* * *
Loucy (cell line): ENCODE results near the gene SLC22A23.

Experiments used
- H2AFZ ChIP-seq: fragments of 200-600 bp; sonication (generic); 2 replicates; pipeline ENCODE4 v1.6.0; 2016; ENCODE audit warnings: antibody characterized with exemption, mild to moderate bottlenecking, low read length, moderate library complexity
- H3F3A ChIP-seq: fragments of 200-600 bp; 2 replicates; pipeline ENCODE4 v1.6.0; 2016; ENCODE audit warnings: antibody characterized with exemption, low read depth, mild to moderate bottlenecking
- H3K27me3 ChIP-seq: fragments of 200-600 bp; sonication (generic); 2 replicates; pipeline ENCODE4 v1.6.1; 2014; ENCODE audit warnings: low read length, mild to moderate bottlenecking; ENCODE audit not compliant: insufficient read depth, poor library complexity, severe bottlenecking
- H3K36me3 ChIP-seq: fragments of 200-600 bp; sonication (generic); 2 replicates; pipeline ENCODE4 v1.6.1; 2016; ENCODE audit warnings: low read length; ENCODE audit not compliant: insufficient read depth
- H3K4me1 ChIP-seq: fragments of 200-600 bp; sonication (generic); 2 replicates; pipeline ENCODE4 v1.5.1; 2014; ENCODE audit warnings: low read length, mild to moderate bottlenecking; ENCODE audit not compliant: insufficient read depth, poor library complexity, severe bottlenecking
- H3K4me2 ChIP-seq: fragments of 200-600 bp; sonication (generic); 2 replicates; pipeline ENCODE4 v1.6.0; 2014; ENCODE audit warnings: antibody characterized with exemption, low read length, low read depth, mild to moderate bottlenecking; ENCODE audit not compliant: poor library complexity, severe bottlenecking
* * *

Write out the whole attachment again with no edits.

Loucy (cell line): ENCODE results near the gene SLC22A23.

Experiments used
- H2AFZ ChIP-seq: fragments of 200-600 bp; sonication (generic); 2 replicates; pipeline ENCODE4 v1.6.0; 2016; ENCODE audit warnings: antibody characterized with exemption, mild to moderate bottlenecking, low read length, moderate library complexity
- H3F3A ChIP-seq: fragments of 200-600 bp; 2 replicates; pipeline ENCODE4 v1.6.0; 2016; ENCODE audit warnings: antibody characterized with exemption, low read depth, mild to moderate bottlenecking
- H3K27me3 ChIP-seq: fragments of 200-600 bp; sonication (generic); 2 replicates; pipeline ENCODE4 v1.6.1; 2014; ENCODE audit warnings: low read length, mild to moderate bottlenecking; ENCODE audit not compliant: insufficient read depth, poor library complexity, severe bottlenecking
- H3K36me3 ChIP-seq: fragments of 200-600 bp; sonication (generic); 2 replicates; pipeline ENCODE4 v1.6.1; 2016; ENCODE audit warnings: low read length; ENCODE audit not compliant: insufficient read depth
- H3K4me1 ChIP-seq: fragments of 200-600 bp; sonication (generic); 2 replicates; pipeline ENCODE4 v1.5.1; 2014; ENCODE audit warnings: low read length, mild to moderate bottlenecking; ENCODE audit not compliant: insufficient read depth, poor library complexity, severe bottlenecking
- H3K4me2 ChIP-seq: fragments of 200-600 bp; sonication (generic); 2 replicates; pipeline ENCODE4 v1.6.0; 2014; ENCODE audit warnings: antibody characterized with exemption, low read length, low read depth, mild to moderate bottlenecking; ENCODE audit not compliant: poor library complexity, severe bottlenecking